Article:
Thanks so much for the quick responses. You guys rock. I think one of the reasons for my confusion was that the existing cert was issued to 22.214.171.124 (not the FQDN) so I see 126.96.36.199 in my browser (not wifi.x.edu). This made me think I needed the IP in the cert, but I'm assuming it will redirect to wifi.x.edu once I have a 3rd party cert issued to the FQDN. Thanks again!
Yeah, since no hostname existed when it auto-generated the cert internally, it just used the 188.8.131.52.
BTW, I was going to mention that RapidSSL will let you trial a fully functional cert for 30 days for free, no strings attached. If you like it, pay the $ and get the one for the year. Its a little less scary to experiment with when its free :)
Cool, thanks for the verification. That was kinda freaking us out until we actually looked @ the cert & figured that was the deal. I was aware of RapidSSL's 30-day trial cert and yes, it is MUCH less scary to experiment for free. I think they even knock off the price a bit if you use the trial cert. Again, thank you for the info. I think I've found more help here in an hour or two than a couple days drudging through Cisco's documentation.
Ok, so I got it working. Now I have another question as far as PDS's, Smartphones, etc. are concerned. From what I've seen & tested so far, they aren't supported with this cert because it's not on any of the root CA's that are installed on the mobile devices. It looks to me like the Power Server ID cert (the $500 one) is the only one that is supported. So my question is, is this true and if so, is the $500 cert unchained? Thanks (once again)
I use an external web auth server with a valid certificate. But when WLC redirect users, they have a message that the WLC certificate is self-signed. So I've done the following things :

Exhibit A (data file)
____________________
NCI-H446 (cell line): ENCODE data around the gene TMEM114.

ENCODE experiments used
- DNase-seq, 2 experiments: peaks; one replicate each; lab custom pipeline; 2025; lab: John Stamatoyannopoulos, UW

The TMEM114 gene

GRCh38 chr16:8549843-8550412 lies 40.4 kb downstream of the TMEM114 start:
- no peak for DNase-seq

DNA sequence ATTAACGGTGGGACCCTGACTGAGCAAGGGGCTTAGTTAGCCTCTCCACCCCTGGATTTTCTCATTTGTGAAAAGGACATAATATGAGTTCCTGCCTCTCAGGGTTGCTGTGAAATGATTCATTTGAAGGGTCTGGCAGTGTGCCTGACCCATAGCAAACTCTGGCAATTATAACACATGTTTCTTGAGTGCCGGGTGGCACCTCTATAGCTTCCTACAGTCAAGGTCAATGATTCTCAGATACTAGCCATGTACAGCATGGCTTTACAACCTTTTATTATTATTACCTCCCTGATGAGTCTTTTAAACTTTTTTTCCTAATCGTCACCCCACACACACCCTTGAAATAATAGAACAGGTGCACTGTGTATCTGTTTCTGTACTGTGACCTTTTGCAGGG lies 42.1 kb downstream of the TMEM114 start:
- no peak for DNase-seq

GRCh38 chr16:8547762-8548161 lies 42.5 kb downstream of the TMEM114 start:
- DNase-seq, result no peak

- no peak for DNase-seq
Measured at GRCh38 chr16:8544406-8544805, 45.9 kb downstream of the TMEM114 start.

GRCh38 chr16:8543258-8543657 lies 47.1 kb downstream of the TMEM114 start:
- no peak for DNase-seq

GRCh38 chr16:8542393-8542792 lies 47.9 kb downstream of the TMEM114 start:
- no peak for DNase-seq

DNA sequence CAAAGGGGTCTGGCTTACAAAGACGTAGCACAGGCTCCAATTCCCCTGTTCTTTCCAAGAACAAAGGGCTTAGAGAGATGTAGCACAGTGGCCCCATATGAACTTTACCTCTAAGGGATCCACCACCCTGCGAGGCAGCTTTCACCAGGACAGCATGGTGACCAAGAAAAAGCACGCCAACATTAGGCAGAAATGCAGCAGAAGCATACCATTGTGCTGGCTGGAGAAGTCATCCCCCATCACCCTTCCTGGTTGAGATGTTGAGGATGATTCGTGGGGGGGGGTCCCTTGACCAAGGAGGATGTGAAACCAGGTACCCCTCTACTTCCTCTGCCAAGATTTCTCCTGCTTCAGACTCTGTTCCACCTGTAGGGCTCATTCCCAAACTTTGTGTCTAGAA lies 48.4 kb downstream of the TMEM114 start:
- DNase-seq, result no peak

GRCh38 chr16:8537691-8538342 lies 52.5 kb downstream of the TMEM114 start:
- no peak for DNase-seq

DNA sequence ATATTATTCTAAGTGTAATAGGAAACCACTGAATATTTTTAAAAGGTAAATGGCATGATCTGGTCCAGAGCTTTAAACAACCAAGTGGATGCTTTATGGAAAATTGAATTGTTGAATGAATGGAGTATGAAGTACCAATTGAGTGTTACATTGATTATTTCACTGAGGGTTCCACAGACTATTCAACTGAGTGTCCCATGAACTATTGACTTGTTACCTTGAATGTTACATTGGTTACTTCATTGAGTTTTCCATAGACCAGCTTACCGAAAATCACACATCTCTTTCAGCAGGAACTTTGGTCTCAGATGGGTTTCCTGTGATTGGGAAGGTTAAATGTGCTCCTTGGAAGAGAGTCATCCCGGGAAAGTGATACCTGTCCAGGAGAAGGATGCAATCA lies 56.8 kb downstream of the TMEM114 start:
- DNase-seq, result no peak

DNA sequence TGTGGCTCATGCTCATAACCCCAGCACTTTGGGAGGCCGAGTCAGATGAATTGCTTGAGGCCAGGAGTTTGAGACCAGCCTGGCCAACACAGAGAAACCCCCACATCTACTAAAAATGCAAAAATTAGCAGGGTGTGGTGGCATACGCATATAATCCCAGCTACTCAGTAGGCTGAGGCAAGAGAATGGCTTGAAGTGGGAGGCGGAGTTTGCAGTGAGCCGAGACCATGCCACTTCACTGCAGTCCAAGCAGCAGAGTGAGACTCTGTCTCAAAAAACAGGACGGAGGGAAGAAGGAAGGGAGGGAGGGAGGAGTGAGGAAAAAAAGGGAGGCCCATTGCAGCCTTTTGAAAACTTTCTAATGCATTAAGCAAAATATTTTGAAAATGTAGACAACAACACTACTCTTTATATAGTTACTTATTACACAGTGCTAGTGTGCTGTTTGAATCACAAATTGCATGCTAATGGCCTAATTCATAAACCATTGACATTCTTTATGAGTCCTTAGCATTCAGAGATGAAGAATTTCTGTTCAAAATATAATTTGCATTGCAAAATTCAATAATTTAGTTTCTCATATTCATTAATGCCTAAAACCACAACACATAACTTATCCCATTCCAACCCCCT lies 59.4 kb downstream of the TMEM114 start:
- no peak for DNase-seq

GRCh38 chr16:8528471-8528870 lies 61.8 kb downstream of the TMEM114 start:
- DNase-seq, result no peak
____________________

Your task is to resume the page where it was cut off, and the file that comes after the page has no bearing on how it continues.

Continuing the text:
I've generate my certificate (Cybertrust).
I've added a DNS hostname to the virtual interface
Now the users are not redirected. Into the browser I can see http://wlc.domain.com/redirect_url instead of https//184.108.40.206/redirect_utl.
Do I need to enter the FQDN with IP 220.127.116.11 into the users's DNS to solve my problem?
It looks like everything is working normally.
Just to be sure though, what hostname did you give your virtual interface?
Thank for your fast reply
I've gived the same FQDN on the certicate and on the virtual interface.
Do I need to put the virtual interface on the users's DNS?
Not quite sure what you mean here..
If you're referring to modifying the hosts file on the client machine, then no you shouldn't have to.
The redirect is working normally; it's just using the DNS hostname for the redirect/Virtual Interface on the URL now instead of the IP address, same as any other website.
Hope that helps.
I've made a trafic sniff with wireshark and I can find that my notebook try to resolve my fqdn to the DNS server.
To made test I've added manually the address / FQDN into the LMHost of the notebook and now it work.
It seem that I need to put the 18.104.22.168 and his FQDN into my internal DNS but I don't know why... Maybe this is because I use an external webserver for authentication of users...